By John Geddie


LONDON (Reuters) - The head of European bonds at the world's biggest asset manager told Reuters on Wednesday he is optimistic about the outlook for France and is holding a large stake in its government debt ahead of presidential elections in April and May.


Michael Krautzberger, who manages BlackRock's Euro Bond Fund, added that a recent market rout seeded by doubts over U.S. President Donald Trump's fiscal stimulus was "healthy" and that investors had got ahead of themselves in expecting rate hikes from the European Central Bank.


Jitters around France's election, which is set to pit centrist Emmanuel Macron against far-right leader Marine Le Pen in May's run off, pushed the premium investors demand to hold French over German debt to its highest since 2012 last month.


For Krautzberger that has been an opportunity to build up an "overweight" position in his fund.


"French debt has been very cheap versus other euro zone countries in recent weeks, and we have been running a slight overweight position," said Krautzberger, who is also the chief investment officer of BlackRock's German unit.

"I am an optimist. I find it quite refreshing to see that someone like Macron, on a positive European message, is the favorite to win the election.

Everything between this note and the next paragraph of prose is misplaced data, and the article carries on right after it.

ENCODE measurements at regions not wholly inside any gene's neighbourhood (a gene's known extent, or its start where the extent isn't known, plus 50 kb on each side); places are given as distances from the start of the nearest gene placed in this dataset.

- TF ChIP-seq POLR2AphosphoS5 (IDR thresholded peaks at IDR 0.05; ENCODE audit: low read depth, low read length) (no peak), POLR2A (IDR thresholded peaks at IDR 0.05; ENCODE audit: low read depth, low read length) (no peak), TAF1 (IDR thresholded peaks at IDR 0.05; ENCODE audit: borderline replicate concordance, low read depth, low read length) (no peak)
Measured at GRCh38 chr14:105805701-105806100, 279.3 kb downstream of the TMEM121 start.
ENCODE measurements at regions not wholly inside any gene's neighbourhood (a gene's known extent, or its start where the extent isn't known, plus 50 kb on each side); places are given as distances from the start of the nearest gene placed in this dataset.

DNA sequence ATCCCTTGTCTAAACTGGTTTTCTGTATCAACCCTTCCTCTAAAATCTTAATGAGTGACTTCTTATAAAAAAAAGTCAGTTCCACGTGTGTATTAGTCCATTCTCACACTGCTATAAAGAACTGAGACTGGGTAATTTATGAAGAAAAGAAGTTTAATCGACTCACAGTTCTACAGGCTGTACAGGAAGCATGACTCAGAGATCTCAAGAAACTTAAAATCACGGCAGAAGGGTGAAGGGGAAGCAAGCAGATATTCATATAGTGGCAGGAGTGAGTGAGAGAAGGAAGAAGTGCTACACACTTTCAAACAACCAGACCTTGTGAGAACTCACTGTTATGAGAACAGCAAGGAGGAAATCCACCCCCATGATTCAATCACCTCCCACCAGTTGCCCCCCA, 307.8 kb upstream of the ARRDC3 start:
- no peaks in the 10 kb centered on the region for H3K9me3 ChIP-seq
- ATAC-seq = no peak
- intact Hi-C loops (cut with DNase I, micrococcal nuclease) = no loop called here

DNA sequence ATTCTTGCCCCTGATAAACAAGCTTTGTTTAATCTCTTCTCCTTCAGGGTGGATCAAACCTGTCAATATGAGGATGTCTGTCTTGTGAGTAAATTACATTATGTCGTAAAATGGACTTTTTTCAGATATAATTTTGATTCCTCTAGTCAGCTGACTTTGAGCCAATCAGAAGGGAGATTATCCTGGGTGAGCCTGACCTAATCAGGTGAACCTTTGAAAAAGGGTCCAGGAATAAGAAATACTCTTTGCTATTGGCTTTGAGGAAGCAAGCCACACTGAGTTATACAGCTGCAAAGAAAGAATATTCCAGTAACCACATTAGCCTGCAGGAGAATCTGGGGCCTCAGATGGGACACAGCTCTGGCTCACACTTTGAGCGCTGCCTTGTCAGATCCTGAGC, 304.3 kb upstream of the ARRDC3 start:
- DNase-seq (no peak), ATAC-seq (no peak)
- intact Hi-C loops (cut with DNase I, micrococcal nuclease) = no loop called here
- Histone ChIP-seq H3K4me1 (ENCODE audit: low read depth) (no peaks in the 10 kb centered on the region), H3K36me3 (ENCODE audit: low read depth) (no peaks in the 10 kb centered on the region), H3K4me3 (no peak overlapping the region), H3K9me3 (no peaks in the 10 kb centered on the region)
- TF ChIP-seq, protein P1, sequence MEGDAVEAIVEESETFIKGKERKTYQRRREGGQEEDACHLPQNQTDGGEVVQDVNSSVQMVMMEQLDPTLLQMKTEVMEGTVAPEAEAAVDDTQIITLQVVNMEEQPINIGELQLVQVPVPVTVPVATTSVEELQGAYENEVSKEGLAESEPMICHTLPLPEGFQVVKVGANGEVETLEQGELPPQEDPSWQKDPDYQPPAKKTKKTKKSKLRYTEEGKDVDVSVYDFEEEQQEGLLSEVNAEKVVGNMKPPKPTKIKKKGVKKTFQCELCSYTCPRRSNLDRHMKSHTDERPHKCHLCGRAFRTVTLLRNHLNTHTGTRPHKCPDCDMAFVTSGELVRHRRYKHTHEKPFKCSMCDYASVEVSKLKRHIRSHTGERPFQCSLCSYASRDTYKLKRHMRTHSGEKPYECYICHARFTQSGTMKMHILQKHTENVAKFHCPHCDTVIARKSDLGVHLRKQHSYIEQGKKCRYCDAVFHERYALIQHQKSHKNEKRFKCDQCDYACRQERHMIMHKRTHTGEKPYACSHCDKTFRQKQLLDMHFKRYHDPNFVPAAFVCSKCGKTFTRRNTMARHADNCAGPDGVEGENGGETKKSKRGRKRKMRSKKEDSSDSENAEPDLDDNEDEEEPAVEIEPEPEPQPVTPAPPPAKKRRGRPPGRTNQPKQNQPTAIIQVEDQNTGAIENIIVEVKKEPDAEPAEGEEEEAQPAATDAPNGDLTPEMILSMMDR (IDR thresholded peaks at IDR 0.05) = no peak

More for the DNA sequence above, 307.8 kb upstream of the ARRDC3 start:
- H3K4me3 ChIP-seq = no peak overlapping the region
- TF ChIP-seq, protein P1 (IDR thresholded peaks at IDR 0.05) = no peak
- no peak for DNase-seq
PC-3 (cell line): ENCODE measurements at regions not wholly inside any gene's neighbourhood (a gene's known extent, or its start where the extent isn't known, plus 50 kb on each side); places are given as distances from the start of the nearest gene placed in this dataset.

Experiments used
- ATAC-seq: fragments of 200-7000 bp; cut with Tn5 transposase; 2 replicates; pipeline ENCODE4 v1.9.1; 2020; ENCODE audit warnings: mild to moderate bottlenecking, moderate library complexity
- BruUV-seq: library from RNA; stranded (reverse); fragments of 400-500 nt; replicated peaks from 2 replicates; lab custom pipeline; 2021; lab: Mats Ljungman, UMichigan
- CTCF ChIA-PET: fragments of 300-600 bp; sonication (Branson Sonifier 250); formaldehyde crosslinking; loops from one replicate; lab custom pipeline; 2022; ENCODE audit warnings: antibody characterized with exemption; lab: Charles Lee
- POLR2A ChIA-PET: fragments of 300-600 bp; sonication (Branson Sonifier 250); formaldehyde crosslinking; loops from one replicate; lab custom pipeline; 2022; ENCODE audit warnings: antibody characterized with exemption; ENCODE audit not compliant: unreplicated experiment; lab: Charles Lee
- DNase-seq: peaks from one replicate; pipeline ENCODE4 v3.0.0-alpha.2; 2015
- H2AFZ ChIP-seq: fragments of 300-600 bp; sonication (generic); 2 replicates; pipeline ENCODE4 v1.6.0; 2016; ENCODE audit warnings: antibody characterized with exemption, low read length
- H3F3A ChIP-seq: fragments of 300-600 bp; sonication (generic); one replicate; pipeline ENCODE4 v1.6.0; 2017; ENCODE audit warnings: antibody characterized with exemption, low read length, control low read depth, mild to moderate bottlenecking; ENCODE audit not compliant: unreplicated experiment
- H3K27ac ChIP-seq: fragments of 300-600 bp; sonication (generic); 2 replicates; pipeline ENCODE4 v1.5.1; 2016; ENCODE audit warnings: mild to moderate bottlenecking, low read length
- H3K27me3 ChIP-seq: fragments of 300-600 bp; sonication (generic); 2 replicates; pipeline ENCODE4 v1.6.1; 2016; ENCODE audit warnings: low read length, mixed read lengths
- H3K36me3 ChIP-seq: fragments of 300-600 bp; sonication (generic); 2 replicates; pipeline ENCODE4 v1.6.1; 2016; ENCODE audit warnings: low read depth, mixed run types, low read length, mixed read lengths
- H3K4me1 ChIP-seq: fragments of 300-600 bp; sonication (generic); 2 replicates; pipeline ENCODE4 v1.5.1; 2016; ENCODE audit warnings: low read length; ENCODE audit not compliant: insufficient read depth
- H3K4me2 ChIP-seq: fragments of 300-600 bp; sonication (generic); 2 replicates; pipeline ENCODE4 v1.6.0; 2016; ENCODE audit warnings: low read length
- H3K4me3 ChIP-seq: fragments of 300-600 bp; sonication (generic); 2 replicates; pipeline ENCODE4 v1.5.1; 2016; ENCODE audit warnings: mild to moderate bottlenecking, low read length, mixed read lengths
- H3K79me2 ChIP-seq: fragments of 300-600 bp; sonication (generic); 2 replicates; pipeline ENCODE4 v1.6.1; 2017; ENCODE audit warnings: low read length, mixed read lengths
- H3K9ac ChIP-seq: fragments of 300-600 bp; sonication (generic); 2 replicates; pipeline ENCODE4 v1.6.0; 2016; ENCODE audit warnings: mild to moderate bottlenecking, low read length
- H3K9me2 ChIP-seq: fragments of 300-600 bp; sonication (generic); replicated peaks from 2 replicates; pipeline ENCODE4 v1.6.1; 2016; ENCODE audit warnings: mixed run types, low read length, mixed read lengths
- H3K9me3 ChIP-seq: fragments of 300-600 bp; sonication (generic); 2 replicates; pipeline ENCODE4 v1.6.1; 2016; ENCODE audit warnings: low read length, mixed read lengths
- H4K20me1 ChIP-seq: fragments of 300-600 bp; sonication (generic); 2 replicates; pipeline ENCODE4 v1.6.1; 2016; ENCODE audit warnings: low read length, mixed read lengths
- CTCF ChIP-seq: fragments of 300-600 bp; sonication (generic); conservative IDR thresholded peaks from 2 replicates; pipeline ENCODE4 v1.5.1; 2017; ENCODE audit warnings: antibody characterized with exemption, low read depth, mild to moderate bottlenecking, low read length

"Also if something completely disastrous or un-European happens in France it would obviously not only be bad for France but it would have a negative read-through for other markets."

Investors have been flocking to the safety of bonds and gold in recent days, sending riskier world stocks sliding, as Trump faces the first major legislative battle of his presidency.

Trump is trying to rally Republican lawmakers behind a new healthcare bill, and investors worry that failure could spell trouble for the promised tax cuts and regulatory changes that fueled a market rally after his election in November.

"I see that as a healthy development. Not a turning point but a reality check," said Krautzberger.

"The market was very certain and euphoric that all Trump's promises would come through, and now the current phase is a reminder that there are some implementation risks and possible time delays."

Krautzberger expects the U.S. central bank, which raised interest rates earlier this month, to hike another three or four times in 2017 as growth and inflation in the world's largest economy rebounds.

But he said market expectations that the European Central Bank may raise its deeply negative rates as soon as December this year are excessive.

"Our main scenario is that the ECB will only move rates after they have stopped their government bond purchases. That would make it late 2018 at the earliest," Krautzberger said.

"The possibility of an earlier rate hike is currently slightly overpriced by markets."

Money market rates show that investors see around a 65 percent chance of a hike in December, and are fully priced for a hike in March 2018. <ECBWATCH>

(Editing by Catherine Evans)